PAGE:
Wednesday, June 17, 2009

You won't believe this story

A lively discussion ensued from Saturday’s post about breaking the 4th wall. My big problem with it in the case of our movie VOLUNTEERS (available in remainder bins everywhere) is that it changed the tone of the movie two-thirds of the way in. One minute it looks so real it could be a National Geographic documentary and then the next it turns into ROAD TO UTOPIA.

You have to establish your world (whatever it is) and then just stick to it. Breaking the 4th wall is a fine convention if used correctly. I’ve seen it in movies, plays, musicals, and my favorite example is George Burns on the old BURNS & ALLEN television show. Not only did he address the audience, he also would turn on the TV in his office and watch along with us as the other characters played out the story. In a sense he was the only one of the cast who knew he was also in a TV show. I know it sounds confusing but it worked. And was hilarious. I’ve yet to see a more original bending of the sitcom form in the last fifty years.

But if Frasier suddenly turned on the TV and watched Niles having dinner with Daphne you’d go WHAT THE FUCK?!

Flashbacks and time travel are established in LOST. But on 24 if you interrupted a chase scene to show a flashback of Jack torturing a kitten as a kid, it would throw you right out of the show. A few years ago I would watch 24 then THE SHIELD. And whenever Vic would leave the station and they’d cut to him pulling up at his destination I thought, “Hey, how’d he get there so fast?” and then I’d remember, oh yeah, this isn’t in real time.

You can make your world as crazy as you want as long as you stick to your own rules. In the SEINFELD world and CURB YOUR ENTHUSIASM world absurd coincidences are commonplace. If Diane Chambers was having trouble writing a paper on terrorism and Osama Bin Laden just happened to walk into Cheers at that exact moment you’d throw your shoe at the screen. But on Seinfeld that would be perfectly plausible. And Osama would be eating the same box of Junior Mints that Carla lost on the train two years ago.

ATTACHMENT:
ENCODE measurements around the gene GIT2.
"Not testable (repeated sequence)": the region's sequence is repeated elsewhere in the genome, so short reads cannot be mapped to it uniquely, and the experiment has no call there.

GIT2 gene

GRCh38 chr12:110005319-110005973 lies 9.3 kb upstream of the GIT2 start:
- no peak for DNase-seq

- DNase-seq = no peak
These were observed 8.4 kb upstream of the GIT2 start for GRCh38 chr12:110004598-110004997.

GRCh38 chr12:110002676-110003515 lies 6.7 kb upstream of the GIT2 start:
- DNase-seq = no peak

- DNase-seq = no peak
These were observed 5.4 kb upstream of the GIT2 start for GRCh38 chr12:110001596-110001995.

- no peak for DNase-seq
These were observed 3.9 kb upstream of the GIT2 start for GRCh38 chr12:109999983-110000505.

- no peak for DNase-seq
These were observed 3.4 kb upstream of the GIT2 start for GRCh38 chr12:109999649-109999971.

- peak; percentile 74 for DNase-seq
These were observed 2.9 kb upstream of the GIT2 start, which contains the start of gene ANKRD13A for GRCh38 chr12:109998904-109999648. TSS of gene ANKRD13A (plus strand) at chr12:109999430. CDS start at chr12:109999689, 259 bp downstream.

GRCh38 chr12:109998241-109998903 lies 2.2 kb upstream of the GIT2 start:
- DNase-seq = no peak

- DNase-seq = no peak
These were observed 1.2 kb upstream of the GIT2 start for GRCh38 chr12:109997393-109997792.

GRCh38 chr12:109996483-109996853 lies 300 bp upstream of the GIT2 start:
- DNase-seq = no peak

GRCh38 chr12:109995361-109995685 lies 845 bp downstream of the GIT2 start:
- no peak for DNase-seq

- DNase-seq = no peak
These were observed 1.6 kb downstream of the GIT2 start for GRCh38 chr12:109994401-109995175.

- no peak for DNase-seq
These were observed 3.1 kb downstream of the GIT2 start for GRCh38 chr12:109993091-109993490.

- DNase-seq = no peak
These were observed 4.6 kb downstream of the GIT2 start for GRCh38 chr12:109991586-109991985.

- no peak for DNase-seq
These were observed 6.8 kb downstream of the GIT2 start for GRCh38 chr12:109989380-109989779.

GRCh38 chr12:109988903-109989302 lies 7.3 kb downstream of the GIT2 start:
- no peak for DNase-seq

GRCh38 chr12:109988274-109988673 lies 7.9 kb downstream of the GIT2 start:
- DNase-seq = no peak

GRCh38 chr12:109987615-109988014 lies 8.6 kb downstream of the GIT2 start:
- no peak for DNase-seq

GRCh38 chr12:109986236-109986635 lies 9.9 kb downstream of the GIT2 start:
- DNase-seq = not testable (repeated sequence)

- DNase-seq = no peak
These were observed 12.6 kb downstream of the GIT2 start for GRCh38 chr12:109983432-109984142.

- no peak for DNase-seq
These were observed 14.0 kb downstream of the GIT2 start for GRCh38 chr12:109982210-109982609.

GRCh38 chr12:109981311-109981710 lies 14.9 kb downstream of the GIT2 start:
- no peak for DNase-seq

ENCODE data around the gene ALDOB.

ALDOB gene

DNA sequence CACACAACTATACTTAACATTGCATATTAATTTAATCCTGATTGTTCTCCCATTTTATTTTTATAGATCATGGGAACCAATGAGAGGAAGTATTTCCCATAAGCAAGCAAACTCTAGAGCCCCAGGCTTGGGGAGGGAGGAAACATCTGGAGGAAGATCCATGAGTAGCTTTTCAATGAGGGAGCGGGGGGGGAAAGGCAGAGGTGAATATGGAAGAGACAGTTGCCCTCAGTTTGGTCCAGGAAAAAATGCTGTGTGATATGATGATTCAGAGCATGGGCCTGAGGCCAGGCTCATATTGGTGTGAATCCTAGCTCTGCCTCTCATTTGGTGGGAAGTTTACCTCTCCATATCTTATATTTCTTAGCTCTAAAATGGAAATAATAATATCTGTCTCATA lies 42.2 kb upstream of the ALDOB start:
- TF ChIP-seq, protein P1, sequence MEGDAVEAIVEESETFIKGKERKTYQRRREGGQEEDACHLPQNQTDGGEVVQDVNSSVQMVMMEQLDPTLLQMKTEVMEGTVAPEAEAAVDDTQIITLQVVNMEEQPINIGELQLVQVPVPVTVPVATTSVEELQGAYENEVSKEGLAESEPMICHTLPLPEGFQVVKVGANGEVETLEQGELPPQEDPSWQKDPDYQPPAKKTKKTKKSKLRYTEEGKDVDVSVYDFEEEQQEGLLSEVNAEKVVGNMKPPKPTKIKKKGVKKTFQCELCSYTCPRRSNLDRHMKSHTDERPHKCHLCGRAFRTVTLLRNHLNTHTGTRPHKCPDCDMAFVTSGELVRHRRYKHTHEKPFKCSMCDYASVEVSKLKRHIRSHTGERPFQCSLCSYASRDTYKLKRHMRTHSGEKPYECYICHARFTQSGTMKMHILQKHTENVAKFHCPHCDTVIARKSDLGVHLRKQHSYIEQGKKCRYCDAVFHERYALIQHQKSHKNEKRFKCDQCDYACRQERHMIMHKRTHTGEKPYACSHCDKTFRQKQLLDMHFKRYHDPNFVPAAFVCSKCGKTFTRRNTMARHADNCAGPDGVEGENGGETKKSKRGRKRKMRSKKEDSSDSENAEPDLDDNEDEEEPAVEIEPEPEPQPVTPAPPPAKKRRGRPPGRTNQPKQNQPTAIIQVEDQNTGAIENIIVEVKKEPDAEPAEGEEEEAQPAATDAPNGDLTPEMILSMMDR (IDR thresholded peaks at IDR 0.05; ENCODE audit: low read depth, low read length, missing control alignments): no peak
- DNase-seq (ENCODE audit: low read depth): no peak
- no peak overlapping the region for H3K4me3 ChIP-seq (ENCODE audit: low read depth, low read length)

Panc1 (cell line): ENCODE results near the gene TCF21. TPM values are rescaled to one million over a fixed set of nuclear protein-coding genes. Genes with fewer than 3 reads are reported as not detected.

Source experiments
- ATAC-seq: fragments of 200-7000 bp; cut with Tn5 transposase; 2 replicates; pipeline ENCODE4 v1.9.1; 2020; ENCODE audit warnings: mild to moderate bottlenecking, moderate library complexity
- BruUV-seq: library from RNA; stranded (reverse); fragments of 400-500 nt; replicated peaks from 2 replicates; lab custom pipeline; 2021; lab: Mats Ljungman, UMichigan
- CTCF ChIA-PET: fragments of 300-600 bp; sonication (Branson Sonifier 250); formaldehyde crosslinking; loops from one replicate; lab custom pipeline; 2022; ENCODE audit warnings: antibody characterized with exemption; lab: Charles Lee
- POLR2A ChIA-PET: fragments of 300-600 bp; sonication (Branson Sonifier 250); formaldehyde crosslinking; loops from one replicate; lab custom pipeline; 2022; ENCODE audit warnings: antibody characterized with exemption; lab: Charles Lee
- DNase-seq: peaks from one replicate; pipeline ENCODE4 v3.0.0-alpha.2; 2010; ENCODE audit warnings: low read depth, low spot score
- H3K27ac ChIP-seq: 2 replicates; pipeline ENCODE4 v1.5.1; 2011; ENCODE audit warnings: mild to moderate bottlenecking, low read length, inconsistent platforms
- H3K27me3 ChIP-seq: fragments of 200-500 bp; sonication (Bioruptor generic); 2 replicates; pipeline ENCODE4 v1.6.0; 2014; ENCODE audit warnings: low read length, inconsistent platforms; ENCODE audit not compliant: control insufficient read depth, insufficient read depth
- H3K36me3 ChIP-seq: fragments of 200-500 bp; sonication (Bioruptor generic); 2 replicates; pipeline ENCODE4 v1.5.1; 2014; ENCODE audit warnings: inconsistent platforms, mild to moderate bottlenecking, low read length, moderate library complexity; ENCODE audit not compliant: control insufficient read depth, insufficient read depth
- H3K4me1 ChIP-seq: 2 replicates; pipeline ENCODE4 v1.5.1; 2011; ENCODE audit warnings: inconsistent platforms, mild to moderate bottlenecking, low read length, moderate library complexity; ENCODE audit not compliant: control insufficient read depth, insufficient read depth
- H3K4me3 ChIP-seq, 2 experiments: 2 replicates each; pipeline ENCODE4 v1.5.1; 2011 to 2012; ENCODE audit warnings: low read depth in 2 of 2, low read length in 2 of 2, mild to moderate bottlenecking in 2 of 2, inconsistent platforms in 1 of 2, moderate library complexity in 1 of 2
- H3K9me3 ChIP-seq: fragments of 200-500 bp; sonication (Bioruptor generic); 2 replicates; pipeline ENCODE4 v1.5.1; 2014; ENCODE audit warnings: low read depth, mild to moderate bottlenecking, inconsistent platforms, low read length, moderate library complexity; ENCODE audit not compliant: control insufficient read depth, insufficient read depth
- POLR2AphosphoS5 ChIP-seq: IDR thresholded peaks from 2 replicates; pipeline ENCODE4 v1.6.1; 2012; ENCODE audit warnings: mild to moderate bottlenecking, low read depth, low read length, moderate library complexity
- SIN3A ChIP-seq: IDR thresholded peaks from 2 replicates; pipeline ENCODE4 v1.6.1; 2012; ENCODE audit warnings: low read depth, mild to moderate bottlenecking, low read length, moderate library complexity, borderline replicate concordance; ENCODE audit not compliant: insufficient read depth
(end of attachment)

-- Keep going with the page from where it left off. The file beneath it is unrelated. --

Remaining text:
It is because of that coincidental world that SEINFELD and CURB established that the following REAL LIFE story is so utterly astonishing.

In 2003 Juan Catalan was tried and convicted for murder. He had claimed he was at a Dodger game at the time of the crime. But he had no proof and the evidence was strong enough to convict him. His lawyer went back through the telecast of that game and tried to see if by some miracle he could spot Catalan in the stands. Of course he couldn’t.

Then the lawyer learned that the night in question CURB YOUR ENTHUSIASM was shooting a few scenes of Larry David at the game. He obtained the outtakes and talk about finding a needle in a haystack, there was his client in one of the shots. The tape was time coded which proved conclusively he was not at the scene of the crime at the time of the murder. Catalan was released and sued the city for police misconduct and received $320,000.

Can you believe that? It’s absolutely true. What do you think the odds are? A billion-to-one? Twenty billion-to-one?

But what if the lawyer was Sam Waterston and this was a plot for LAW & ORDER? You get my point.

Houses can fly, ghosts can return, people can break into song, DeLoreans can take you back to the 50s. Just don’t do all these things in the same movie.


D. McEwan said...

LAW & ORDER has it's own fantasy elements. We get from the crime to the conviction on every case in just a few weeks, instead of three to four years, and the DAs are always handling only ONE case at a time.

IT'S GARRY SHANDLING'S SHOW used some of the BURNS & ALLEN fantasy conventions, consciously modelled on B&A. Sadly though, it lacked a VITAL component. No Gracie Allen! (Gracie, up in Comedy Heaven, I still miss you, 50 years after your death. You were the BEST.)

Certainly anything could go on THE JACK BENNY SHOW, but it was closer to a sketch show. (And sometimes WAS a sketch show)

WEST WING was a wishful-thinking Liberal fantasy, so we could pretend we had a good president for an hour each week.

THE NANNY pretended that Fran Drescher was funny each week. That was TOO MUCH fantasy.

ROSEANNE played with talk-to-the-audience, fantasy elements, but they were always confined to the tag over the credits. My favorite was when an actor playing Becky's rebound-boyfriend for one episode tried to talk the audience into writing in to keep him on the show.